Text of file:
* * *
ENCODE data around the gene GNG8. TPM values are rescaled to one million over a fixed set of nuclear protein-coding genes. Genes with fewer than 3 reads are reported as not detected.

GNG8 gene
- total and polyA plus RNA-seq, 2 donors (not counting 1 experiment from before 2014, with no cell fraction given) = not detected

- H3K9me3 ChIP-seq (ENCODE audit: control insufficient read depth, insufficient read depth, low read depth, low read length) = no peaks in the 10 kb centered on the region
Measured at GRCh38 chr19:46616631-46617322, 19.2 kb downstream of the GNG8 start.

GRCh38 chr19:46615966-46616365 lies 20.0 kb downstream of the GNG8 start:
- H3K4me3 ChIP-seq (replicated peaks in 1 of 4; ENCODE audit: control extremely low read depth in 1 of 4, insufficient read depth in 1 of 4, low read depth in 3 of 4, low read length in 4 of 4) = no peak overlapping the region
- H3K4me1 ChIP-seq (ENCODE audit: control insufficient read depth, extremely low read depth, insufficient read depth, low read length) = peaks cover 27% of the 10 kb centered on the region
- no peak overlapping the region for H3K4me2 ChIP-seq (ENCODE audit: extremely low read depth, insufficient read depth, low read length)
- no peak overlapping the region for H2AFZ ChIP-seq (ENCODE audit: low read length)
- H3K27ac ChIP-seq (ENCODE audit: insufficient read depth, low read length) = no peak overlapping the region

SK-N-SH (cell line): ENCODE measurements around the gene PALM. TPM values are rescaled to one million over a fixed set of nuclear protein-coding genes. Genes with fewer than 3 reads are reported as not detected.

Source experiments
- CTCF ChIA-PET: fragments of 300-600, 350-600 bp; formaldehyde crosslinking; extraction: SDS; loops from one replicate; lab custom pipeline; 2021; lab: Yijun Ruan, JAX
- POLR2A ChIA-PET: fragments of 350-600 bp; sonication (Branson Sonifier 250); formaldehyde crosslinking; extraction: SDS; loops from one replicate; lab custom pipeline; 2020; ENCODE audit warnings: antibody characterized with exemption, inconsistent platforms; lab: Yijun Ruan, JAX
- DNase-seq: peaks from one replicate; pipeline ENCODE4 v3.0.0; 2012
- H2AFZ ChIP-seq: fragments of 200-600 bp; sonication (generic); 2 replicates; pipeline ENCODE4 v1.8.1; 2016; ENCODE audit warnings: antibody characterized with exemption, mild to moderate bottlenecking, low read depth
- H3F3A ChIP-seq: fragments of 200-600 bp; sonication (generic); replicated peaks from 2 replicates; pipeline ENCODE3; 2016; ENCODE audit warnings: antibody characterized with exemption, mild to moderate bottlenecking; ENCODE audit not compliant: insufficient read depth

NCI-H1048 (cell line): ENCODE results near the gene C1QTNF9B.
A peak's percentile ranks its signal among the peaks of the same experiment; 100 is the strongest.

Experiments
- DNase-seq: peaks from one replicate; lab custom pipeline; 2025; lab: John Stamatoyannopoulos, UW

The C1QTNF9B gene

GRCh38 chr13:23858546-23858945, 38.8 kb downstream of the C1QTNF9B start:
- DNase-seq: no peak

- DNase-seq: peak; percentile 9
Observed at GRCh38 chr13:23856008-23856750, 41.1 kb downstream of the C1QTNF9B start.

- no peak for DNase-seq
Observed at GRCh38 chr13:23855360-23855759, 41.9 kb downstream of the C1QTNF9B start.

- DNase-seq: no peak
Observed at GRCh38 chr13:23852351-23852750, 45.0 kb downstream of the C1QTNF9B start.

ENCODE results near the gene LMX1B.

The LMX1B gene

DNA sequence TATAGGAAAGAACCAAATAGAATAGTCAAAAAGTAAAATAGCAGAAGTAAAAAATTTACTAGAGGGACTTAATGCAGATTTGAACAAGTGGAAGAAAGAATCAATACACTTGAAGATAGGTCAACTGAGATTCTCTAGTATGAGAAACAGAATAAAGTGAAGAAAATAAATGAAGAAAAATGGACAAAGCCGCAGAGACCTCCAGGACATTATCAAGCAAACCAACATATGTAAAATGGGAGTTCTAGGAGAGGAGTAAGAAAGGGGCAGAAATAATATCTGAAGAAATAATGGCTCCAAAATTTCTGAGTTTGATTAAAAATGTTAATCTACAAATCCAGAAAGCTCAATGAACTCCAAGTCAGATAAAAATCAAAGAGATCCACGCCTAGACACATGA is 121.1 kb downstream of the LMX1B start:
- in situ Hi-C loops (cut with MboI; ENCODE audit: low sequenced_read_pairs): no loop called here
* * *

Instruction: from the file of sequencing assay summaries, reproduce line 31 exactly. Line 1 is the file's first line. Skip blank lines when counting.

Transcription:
Observed at GRCh38 chr13:23852351-23852750, 45.0 kb downstream of the C1QTNF9B start.